We live in an evil world, and we tell ourselves it’s not just enough to sit back and let bad thing go unavenged. We have to do something about it. In Tim Williams’ Marked For Trade, young Stella (Lauren Johnson) is fed up with a system that seems unable to help the hundreds of thousands of women and children that go missing every year.
With the help of Police Chief Taylor (Stephen Phillips), Stella is assigned to assist Detective Lewis (Michael Hagerman). The long-time veteran Lewis is a little set in his methods and process of investigation, and Stella’s just a little too over eager to catch the bad guy. Her enthusiasm just rubs the detective the wrong way and becomes the first major obstacle in this partnership. Lewis is investigating the murder of Tori Summers (Minne Dosh), who had been missing up to this point. While Detective Lewis feels he has examined the evidence thoroughly, Stella demands more time to exhaust every option.
“Tori wants to experience the glitz and glamor of New York, and Joseph appears to be the one to fulfill her dreams…”
Marked for Trade tells two parallel stories. The first is what happened to Tori Summers and her relationship with a man named Joseph (Joel Owens). Tori wants to experience the glitz and glamor of New York, and Joseph appears to be the one to fulfill her dreams. In reality, though, he needs to traffic girls for his boss Red (Kris Joseph) and Tori is that girl.
The second story is of Stella herself, who is hiding a secret. This secret though is one she’s hiding from herself. Nightly, she is haunted by a dream, and she discusses this dream with her psychiatrist Dr. Ross (Gus van Soestbergen). This dream involves Stella’s sister Mia (Kendall Shaw), who disappeared when she and Stella were young children. Stella carries the burden of Mia disappearance every day and every hour, but refuses to face the truth and therefore the dreams.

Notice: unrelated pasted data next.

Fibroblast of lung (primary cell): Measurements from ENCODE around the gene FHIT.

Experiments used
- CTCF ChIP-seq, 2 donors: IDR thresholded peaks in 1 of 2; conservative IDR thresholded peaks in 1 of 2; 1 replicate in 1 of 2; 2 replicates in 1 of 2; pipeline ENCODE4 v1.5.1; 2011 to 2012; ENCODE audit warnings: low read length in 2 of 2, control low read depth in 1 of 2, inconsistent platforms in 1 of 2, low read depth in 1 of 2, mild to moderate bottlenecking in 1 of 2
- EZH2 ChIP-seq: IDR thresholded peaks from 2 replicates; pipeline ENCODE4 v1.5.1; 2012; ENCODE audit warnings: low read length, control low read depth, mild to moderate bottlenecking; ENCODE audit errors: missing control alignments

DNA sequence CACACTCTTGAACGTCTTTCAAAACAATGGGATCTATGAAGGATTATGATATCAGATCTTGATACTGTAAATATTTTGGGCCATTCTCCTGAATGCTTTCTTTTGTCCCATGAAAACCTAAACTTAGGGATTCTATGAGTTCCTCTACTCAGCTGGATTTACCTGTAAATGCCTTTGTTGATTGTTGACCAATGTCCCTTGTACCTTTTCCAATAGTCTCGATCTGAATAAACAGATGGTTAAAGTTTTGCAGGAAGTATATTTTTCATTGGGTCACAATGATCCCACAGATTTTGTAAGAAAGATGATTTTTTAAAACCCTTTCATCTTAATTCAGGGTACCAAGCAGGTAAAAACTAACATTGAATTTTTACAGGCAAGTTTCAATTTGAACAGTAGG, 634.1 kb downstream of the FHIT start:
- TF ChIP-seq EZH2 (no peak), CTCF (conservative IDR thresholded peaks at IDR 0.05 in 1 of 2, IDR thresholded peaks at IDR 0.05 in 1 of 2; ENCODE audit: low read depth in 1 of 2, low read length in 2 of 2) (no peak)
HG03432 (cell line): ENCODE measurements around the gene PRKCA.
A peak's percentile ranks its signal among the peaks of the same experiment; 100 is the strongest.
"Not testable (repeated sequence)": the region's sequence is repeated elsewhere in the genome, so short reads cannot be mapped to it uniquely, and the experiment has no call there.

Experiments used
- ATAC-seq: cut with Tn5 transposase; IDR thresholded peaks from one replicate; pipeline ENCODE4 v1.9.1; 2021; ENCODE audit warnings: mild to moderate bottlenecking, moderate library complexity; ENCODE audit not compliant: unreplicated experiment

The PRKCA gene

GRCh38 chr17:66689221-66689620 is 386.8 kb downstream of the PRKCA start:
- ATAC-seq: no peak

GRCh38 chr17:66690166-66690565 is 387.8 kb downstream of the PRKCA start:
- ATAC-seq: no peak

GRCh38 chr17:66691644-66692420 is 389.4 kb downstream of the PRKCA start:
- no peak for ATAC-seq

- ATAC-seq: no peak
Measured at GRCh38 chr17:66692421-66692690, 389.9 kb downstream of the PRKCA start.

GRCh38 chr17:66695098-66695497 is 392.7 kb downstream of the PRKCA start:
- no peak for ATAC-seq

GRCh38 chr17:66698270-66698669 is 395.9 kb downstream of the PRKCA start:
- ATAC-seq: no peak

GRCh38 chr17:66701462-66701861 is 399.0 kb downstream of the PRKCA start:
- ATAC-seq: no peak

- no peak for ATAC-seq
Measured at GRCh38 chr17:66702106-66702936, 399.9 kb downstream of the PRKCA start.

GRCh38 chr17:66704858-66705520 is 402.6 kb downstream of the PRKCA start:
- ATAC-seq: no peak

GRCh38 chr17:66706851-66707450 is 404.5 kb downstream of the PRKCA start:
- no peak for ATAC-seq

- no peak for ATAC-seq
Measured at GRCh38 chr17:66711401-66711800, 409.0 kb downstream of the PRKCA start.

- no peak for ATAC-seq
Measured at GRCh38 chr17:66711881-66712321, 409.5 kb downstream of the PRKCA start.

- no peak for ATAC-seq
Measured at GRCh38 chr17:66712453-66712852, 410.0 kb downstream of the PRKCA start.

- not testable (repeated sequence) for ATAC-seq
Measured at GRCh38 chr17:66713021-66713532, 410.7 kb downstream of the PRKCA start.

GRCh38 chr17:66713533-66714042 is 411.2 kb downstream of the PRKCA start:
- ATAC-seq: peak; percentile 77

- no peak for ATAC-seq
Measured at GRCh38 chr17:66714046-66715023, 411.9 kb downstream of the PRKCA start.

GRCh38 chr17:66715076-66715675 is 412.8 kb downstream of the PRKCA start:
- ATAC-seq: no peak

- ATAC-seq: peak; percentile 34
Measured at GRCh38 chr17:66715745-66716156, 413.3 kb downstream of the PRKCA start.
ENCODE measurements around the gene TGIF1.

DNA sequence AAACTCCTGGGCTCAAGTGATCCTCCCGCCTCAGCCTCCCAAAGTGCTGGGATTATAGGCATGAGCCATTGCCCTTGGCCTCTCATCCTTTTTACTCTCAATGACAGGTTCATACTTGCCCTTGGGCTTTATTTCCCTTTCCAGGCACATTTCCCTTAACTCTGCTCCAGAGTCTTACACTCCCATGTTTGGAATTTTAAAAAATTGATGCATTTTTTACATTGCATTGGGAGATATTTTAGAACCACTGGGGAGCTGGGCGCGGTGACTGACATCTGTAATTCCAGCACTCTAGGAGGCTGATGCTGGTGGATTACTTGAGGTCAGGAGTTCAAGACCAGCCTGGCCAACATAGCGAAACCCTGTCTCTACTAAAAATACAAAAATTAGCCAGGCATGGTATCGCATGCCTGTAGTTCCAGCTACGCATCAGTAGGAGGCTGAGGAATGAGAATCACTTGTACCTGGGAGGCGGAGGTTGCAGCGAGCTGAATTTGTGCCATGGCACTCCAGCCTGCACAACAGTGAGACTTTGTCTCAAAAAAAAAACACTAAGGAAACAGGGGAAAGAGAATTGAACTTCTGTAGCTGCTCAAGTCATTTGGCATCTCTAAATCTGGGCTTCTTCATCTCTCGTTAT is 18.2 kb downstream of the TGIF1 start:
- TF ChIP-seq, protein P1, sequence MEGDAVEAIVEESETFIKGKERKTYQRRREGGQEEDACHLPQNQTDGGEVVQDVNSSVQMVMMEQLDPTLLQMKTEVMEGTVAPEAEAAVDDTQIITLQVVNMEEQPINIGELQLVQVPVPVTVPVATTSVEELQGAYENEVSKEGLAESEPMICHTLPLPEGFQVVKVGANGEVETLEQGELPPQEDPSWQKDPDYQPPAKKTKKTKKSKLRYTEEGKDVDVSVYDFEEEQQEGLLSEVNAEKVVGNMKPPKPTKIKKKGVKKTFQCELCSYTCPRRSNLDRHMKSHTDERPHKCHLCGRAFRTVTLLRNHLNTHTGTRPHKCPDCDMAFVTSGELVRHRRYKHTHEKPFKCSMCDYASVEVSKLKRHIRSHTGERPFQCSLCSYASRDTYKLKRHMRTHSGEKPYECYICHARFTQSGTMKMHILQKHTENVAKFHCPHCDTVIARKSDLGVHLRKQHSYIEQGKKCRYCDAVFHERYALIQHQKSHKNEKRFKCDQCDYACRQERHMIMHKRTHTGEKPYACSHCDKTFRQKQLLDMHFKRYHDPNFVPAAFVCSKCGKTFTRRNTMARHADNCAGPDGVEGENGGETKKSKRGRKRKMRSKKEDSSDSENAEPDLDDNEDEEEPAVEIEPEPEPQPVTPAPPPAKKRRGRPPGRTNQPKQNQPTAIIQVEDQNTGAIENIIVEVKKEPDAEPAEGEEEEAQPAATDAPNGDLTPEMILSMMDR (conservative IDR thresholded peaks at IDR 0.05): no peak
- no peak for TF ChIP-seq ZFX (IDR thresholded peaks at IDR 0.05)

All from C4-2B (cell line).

Tim Williams’ Marked For Trade is a low-budget indie-film in every sense of the term. As much as we’d like to dismiss a film because of its cheap production standards, Film Threat celebrates it. This concept bears repeating. Don’t let money be the excuse for not making a movie. Yes, the production is on the cheap side. Yes, the acting is stiff and scripted. The lighting, the music, the make-up, and special effects are cheap, but Williams made his film and told his story.
“Don’t let money be the excuse for not making a movie.”
That said, Marked For Trade does fall short in the one aspect that has nothing to do with the budget, and it’s the story/script. Williams presents a story about human trafficking in our local community. It’s a sinister tale of how Joseph was able to lure Tori into his motel room trap. At the same time comes the story of a woman in turmoil carrying the burden of her missing sister. The problem is the film ends with the presentation, which in the end is simply informative. In other words, you find out what happened to Tori and Stella and that’s it.
Marked For Trade fails to bring resolution to either story, whether it’s a happy ending or a tragic one. The two stories just end and the credit roll. It feels unfinished and like any good song, there has to be an ending or a way to release the tension.
Marked For Trade (2019) Written and directed by Tim Williams. Starring Lauren Johnson, Michael Hagerman, Stephen Phillips, Minne Dosh, Joel Owens.
4 out of 10 stars